UK Foreign Secretary David Cameron said London is contemplating lending Russian central bank assets held in the UK to Ukraine, which it could recuperate from Russian reparations paid to Kyiv following the war's end.

"There is an opportunity to use something like a syndicated loan or a bond that effectively uses the frozen Russian assets as a surety to give that money to the Ukrainians, knowing that we will recoup it when reparations are paid by Russia," Lord Cameron told the House of Lords on Tuesday, March 5.

Cameron emphasized the importance of securing consensus within the G7 and EU on this initiative.

However, he indicated a willingness to proceed with supportive allies if broader unity proves elusive. He also reassured that the proposed plan would not tarnish London's financial reputation.

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The proposal arises amid ongoing debates within the G7 regarding the feasibility of seizing Russian assets without destabilising the global financial system.

While the US supports the plan, there is less enthusiasm for it within the EU.

If implemented, the plan could offer vital assistance to Ukraine, particularly if it encounters challenges securing aid from the US Congress. It would provide Ukraine with resources for defense and other essential needs.

Nevertheless, there are doubts about Russia's willingness to pay reparations, especially if Ukraine does not win the war.

Since the onset of hostilities, Western nations have frozen approximately €280 billion of Russian assets, primarily held in the Euroclear depository in Brussels.

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The European Commission proposes utilising profits from these assets to bolster Ukraine's defence industry, acknowledging the significant economic losses the country has suffered due to the conflict, estimated at $499 billion by the World Bank.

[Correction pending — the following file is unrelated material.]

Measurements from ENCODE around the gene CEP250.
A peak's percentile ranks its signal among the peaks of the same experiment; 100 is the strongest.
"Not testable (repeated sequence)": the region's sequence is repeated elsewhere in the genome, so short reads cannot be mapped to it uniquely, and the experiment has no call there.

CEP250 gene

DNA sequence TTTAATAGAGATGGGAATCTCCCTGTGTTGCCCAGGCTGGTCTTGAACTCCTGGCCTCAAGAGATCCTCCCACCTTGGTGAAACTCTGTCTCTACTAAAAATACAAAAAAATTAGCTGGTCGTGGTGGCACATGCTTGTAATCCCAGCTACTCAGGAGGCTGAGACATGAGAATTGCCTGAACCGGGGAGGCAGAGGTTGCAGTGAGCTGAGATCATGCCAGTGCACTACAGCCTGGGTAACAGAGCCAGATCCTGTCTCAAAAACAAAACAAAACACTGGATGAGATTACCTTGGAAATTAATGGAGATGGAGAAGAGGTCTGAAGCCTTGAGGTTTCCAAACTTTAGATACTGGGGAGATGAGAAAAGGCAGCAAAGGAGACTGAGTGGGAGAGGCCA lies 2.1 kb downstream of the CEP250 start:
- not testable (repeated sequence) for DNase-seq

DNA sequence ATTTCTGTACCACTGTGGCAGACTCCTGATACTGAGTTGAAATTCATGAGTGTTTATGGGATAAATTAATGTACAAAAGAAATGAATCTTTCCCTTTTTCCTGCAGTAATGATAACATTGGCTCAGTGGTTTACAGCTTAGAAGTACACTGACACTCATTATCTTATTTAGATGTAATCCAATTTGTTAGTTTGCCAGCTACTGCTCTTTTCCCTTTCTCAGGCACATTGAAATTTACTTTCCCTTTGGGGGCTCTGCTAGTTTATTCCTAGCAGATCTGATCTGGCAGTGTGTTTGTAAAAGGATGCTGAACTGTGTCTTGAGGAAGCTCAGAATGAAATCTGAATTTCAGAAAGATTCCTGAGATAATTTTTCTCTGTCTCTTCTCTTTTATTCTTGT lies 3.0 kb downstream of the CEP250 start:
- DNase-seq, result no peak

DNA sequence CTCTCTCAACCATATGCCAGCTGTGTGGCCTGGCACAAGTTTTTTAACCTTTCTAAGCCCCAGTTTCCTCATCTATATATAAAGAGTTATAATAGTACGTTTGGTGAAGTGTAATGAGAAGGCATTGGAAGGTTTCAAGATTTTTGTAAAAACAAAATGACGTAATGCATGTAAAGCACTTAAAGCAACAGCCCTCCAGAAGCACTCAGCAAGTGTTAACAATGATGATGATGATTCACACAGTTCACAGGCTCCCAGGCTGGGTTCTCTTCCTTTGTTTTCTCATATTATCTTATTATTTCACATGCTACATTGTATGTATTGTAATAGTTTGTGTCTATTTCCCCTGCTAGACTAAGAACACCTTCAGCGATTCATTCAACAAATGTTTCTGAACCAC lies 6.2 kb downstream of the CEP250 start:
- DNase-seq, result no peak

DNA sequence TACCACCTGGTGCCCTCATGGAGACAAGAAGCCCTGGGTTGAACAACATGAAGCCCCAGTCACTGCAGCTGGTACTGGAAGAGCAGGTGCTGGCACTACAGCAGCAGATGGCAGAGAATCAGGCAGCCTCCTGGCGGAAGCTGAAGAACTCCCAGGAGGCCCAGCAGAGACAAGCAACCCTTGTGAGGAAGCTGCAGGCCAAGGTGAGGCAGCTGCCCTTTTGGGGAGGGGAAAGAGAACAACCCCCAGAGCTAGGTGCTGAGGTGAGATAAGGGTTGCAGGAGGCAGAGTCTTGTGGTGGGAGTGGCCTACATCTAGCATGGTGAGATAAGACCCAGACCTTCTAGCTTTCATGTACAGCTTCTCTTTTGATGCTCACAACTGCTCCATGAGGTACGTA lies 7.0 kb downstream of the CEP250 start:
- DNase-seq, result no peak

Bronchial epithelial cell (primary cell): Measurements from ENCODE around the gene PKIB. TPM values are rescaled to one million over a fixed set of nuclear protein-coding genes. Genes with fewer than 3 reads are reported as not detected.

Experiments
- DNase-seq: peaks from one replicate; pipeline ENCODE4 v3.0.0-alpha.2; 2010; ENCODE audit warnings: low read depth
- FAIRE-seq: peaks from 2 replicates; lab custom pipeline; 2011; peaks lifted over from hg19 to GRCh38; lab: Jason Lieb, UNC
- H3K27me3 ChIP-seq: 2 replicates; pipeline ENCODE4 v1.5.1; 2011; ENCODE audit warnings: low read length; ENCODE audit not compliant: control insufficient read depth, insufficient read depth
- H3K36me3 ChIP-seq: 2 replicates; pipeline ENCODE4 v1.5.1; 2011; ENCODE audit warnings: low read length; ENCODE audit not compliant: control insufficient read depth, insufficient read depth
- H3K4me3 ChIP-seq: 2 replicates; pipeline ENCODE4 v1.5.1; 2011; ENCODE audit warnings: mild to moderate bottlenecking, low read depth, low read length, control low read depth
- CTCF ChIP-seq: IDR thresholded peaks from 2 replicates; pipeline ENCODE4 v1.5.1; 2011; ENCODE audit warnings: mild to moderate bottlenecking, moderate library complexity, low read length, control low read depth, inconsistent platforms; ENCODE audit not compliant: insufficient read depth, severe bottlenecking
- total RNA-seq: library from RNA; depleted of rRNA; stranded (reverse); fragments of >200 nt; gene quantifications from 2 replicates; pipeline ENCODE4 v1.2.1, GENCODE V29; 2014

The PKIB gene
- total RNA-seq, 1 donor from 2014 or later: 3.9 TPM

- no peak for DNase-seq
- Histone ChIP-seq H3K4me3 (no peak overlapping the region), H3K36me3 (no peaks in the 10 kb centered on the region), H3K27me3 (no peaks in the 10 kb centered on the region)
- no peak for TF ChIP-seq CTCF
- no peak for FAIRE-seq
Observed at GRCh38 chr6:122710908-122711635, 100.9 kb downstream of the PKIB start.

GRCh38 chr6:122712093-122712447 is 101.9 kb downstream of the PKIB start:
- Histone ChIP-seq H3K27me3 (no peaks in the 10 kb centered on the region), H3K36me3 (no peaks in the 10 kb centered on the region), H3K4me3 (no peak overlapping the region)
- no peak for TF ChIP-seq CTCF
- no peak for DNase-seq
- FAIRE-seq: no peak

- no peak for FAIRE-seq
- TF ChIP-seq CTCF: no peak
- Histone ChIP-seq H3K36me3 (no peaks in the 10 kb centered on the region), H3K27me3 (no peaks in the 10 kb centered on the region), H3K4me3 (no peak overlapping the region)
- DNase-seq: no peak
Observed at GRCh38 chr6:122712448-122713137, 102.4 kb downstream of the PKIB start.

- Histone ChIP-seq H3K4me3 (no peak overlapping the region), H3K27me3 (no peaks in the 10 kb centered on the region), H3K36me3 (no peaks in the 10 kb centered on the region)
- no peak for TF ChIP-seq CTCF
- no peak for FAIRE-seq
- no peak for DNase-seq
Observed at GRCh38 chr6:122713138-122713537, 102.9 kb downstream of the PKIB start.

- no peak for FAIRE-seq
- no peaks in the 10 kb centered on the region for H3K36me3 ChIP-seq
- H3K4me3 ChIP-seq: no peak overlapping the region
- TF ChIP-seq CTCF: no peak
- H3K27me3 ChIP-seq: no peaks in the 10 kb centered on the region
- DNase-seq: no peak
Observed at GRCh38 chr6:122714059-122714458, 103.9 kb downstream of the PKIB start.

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Comments (2)

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Joseph Swanson
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David Cameron is an incompetent buffoon. Anything this man touches will turn to shit. He should retire already.

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John
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When doing what is fair for an international crime victim nation (Ukraine) goes against against some transnational finance law in which a war instigating nation (russia) had a say; it only means that law was not thought out fully. It was drafted at a time when the current scenario could not be conceived by those who entered it with good intent (that typically excludes criminally scheming russia).

So leadership please quickly update these international finance laws as needed for the modern world. Or just quickly get around them entirely with an allied war measures act. Will some international trade be impacted? Probably. However should we not already be weaning off trading with nations that are supportive of putin's agenda?

Does our leadership realize how absurd their dithering musings sound when a ruthless dictator is trying to erase a fellow democracy? Let me summarize the stupidity of their dithering conversations with this fictional passage:

"We are unable to sustain the fight to protect democracy because its expensive and it's a 'complex' matter to use $300 billion in war instigator russia's money we have frozen".

Complex? Really? More like STUPID not to confiscate and immediately use it!

Not using russia's frozen assets to support Ukraine is morally wrong (aggressor owes the victim), and unfairly burdens allied taxpayers.....You know; the people who are going to hold you accountable in the next elections!

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